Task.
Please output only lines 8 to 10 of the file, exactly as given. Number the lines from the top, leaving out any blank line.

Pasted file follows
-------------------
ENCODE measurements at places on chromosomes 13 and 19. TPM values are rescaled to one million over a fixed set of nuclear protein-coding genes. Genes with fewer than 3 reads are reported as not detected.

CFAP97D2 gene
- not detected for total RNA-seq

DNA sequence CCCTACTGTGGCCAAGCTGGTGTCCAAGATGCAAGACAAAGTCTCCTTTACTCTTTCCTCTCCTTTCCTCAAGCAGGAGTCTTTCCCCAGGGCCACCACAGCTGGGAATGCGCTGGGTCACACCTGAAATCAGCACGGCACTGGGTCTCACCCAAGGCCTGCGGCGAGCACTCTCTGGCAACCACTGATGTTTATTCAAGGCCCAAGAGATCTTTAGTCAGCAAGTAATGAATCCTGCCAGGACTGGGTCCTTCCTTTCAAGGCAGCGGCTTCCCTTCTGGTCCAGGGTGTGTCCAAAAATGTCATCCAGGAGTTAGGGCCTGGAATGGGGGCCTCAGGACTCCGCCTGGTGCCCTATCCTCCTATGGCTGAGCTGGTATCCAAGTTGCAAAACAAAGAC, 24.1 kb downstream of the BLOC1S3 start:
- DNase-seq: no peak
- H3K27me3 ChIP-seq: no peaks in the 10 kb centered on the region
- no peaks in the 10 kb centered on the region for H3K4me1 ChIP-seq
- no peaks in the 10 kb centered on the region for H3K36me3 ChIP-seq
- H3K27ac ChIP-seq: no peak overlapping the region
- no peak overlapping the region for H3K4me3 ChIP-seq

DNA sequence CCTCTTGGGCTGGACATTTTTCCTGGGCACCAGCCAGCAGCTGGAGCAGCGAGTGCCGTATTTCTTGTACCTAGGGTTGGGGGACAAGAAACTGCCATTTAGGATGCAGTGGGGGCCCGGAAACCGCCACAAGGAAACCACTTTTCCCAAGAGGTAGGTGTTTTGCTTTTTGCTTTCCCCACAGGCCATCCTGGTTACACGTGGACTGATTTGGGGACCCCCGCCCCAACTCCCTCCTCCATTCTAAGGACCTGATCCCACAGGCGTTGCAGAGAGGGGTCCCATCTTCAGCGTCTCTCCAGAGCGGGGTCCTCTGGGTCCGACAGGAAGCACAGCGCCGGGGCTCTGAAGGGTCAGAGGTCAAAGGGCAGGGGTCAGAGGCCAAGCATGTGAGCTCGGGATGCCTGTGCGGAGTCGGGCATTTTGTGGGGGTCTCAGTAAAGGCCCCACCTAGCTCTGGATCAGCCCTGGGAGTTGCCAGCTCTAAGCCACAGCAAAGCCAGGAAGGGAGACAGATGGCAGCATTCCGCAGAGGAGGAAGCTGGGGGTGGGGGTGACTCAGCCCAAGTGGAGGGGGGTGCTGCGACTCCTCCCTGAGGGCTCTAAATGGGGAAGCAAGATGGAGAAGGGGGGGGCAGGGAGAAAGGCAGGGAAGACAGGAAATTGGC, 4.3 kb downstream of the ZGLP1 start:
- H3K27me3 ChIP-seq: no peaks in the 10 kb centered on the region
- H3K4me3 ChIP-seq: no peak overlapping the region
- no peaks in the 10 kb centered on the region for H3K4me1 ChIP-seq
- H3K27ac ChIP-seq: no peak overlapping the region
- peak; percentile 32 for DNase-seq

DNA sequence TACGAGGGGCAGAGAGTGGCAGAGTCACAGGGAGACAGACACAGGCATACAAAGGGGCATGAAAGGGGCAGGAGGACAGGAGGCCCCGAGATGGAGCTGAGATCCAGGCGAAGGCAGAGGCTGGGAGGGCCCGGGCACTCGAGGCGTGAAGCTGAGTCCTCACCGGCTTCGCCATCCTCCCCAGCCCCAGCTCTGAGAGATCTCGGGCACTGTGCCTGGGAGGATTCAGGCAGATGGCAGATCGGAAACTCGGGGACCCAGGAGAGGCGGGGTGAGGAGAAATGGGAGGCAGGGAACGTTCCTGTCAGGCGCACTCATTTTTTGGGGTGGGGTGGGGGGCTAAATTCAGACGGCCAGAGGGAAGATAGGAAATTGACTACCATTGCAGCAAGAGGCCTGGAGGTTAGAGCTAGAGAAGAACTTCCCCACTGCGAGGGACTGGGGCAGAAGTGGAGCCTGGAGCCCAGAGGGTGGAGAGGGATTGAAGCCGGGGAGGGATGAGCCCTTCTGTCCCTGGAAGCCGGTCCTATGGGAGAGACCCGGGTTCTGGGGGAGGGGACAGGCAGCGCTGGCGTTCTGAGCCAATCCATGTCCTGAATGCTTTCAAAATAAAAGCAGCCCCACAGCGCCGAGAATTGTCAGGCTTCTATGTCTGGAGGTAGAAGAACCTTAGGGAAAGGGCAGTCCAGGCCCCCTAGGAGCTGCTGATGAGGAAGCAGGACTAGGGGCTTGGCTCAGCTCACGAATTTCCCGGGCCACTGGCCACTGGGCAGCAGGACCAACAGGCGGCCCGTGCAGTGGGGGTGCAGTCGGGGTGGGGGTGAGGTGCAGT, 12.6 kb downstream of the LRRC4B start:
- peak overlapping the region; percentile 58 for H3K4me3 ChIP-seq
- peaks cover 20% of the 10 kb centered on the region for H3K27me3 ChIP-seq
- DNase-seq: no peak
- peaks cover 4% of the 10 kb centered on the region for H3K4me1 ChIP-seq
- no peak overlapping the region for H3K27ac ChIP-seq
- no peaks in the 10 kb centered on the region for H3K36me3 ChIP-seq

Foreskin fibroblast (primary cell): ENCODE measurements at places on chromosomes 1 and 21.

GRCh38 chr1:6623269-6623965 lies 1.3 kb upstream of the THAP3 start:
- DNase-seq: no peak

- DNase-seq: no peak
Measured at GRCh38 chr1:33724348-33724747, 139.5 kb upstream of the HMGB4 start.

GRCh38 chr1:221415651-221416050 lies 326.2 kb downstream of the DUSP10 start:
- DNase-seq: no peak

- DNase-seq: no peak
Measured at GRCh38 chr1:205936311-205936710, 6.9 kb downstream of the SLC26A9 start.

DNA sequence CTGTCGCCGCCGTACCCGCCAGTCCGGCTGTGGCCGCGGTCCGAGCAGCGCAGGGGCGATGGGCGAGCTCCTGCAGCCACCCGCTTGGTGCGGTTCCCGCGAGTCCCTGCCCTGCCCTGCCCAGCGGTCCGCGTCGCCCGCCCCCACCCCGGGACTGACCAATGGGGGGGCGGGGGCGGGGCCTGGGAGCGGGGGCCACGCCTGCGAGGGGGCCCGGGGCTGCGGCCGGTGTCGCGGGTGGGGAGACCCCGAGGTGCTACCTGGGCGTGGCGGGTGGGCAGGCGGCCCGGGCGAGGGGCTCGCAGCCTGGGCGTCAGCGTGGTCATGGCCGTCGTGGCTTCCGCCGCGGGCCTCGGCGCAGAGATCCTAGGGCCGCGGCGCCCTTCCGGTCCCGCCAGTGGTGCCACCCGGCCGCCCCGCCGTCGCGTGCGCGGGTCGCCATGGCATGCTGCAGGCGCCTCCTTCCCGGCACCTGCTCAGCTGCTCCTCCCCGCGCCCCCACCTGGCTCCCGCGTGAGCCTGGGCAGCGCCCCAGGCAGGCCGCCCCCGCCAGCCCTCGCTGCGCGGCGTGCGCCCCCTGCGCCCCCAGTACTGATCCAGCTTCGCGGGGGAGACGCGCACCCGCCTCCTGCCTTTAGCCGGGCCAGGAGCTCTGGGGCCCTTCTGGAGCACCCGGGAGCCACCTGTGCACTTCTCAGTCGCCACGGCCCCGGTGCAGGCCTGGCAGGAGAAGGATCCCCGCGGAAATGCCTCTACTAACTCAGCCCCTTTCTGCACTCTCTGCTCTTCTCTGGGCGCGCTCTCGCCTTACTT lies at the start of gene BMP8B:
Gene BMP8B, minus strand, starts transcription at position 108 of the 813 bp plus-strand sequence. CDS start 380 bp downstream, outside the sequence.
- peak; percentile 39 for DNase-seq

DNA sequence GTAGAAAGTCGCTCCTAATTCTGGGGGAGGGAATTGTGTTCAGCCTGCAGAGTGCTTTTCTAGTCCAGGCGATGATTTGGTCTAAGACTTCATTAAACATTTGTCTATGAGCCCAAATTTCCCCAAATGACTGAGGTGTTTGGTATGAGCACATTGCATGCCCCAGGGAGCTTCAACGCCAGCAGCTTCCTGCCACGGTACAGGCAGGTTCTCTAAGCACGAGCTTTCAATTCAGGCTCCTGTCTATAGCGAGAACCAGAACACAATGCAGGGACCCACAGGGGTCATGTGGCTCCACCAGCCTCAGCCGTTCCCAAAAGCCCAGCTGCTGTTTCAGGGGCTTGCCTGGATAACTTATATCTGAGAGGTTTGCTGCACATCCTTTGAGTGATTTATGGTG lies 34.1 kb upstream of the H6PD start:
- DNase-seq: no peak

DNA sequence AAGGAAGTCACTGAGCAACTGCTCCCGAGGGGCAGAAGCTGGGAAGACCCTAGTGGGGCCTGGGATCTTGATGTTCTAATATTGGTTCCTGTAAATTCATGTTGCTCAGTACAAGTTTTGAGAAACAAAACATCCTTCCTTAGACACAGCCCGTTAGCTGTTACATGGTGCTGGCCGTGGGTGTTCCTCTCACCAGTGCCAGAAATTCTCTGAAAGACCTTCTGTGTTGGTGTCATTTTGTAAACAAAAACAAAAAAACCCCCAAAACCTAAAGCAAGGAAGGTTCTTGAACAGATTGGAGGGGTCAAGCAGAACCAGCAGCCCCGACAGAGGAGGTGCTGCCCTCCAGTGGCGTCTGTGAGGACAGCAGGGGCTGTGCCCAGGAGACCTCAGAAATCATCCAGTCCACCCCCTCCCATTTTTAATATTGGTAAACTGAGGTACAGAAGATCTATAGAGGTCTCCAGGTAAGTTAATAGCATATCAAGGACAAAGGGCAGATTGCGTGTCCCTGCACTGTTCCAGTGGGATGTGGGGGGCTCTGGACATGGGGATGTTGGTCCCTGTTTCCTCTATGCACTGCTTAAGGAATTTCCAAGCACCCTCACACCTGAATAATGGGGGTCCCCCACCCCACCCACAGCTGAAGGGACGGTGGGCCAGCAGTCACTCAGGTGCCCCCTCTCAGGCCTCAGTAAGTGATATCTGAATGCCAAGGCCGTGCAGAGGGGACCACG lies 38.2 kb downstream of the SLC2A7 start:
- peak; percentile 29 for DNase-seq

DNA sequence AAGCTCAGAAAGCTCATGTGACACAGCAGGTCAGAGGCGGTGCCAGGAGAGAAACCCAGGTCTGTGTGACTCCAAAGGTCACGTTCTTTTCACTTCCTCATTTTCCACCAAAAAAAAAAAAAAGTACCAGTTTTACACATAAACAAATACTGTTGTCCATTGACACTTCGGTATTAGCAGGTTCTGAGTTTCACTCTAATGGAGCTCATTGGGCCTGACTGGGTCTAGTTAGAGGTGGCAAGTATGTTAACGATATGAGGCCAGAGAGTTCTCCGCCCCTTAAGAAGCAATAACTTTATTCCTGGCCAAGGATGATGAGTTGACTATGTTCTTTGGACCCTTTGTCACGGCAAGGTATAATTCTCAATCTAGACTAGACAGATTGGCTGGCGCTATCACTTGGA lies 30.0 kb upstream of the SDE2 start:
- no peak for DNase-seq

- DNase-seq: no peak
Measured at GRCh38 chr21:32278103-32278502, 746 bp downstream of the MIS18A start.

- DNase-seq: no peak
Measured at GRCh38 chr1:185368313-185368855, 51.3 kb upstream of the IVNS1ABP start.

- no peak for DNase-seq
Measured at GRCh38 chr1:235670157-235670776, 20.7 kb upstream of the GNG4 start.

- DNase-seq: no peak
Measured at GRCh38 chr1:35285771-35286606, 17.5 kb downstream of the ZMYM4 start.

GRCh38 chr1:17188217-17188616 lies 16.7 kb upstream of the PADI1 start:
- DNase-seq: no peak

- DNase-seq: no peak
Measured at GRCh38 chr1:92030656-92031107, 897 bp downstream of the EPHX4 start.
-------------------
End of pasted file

- no peaks in the 10 kb centered on the region for H3K36me3 ChIP-seq
- H3K27ac ChIP-seq: no peak overlapping the region
- no peak overlapping the region for H3K4me3 ChIP-seq